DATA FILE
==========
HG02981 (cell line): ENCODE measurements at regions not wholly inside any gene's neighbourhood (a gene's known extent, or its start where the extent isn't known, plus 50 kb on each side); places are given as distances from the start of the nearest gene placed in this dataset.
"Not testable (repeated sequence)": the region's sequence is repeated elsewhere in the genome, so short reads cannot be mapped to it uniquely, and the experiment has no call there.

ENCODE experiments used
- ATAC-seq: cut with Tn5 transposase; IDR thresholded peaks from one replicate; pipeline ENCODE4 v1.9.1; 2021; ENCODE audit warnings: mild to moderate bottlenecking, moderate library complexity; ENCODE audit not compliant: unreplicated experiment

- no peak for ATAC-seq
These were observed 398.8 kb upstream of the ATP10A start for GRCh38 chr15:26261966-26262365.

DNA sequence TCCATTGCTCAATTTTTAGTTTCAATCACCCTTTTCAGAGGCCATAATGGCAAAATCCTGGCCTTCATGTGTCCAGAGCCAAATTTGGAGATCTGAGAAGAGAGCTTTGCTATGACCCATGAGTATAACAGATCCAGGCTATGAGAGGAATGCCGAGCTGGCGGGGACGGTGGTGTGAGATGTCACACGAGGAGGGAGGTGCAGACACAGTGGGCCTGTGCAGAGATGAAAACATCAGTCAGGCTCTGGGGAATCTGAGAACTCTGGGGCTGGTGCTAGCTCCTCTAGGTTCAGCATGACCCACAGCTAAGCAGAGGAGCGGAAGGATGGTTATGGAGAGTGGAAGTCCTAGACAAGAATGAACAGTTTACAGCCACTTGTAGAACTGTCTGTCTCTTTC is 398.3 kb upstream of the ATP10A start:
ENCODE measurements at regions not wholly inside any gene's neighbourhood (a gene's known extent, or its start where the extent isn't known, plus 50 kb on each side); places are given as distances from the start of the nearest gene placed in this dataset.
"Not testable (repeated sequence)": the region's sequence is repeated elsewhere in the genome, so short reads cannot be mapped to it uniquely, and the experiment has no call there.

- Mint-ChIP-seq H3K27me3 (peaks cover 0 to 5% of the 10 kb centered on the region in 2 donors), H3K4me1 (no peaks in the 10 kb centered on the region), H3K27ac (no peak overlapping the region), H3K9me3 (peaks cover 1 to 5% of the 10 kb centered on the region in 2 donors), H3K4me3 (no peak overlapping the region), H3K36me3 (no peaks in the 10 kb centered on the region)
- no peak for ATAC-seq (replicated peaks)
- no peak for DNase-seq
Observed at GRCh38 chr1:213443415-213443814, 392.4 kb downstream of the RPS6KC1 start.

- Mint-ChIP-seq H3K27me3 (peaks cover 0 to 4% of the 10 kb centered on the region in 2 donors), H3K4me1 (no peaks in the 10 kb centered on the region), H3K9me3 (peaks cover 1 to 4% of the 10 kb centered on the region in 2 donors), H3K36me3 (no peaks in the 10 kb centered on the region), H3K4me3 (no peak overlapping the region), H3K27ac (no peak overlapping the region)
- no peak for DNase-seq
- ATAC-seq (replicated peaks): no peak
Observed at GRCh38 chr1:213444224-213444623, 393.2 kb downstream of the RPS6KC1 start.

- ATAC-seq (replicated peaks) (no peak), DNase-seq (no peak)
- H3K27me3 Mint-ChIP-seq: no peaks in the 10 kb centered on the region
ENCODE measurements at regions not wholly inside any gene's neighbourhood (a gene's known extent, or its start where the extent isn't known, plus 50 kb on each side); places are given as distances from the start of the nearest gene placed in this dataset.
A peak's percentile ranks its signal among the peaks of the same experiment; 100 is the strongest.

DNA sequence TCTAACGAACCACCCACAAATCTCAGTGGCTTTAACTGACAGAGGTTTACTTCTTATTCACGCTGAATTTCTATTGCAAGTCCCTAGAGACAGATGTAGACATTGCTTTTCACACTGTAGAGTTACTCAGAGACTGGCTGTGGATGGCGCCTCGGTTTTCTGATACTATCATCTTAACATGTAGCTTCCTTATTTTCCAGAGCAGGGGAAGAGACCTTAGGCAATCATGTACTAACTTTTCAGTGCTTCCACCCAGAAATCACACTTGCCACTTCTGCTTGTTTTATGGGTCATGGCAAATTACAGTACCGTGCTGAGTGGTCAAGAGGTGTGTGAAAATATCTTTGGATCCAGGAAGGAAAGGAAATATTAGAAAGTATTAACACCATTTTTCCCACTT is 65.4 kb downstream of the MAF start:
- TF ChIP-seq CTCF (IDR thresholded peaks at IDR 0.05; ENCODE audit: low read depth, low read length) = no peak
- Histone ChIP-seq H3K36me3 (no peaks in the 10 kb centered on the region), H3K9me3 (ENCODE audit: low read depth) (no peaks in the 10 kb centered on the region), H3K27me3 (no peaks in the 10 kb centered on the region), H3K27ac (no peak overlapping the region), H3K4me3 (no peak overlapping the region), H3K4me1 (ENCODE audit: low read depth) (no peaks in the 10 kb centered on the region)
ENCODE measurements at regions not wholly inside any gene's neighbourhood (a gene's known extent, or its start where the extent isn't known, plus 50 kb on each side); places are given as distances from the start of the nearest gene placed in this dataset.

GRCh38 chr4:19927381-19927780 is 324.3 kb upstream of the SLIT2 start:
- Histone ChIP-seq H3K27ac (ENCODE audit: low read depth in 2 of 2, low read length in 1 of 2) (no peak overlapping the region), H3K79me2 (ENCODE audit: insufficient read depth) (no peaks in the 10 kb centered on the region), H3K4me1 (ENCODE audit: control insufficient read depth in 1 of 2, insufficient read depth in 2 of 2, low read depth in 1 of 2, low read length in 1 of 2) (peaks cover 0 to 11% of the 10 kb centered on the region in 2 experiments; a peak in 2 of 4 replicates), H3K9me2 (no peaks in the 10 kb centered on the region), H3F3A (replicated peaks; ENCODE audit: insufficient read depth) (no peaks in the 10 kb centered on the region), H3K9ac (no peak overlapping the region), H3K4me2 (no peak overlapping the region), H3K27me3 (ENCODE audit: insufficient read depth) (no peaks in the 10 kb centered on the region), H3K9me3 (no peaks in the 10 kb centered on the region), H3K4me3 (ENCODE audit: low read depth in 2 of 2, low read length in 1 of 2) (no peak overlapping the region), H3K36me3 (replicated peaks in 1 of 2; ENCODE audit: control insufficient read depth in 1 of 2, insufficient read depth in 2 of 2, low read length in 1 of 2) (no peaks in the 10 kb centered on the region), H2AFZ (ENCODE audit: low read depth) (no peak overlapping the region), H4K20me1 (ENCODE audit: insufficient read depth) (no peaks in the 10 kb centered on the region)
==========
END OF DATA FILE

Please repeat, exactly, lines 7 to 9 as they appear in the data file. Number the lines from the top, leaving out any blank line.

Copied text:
DNA sequence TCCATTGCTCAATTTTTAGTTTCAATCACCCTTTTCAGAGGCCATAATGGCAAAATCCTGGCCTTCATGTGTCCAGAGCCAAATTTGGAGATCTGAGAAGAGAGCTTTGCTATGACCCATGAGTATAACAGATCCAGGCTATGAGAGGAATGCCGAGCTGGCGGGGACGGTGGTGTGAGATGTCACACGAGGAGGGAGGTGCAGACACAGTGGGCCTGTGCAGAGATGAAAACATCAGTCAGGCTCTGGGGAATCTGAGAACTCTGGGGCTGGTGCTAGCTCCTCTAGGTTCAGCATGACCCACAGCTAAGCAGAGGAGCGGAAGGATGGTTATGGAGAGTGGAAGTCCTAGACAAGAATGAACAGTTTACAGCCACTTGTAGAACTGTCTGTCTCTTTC is 398.3 kb upstream of the ATP10A start:
ENCODE measurements at regions not wholly inside any gene's neighbourhood (a gene's known extent, or its start where the extent isn't known, plus 50 kb on each side); places are given as distances from the start of the nearest gene placed in this dataset.
"Not testable (repeated sequence)": the region's sequence is repeated elsewhere in the genome, so short reads cannot be mapped to it uniquely, and the experiment has no call there.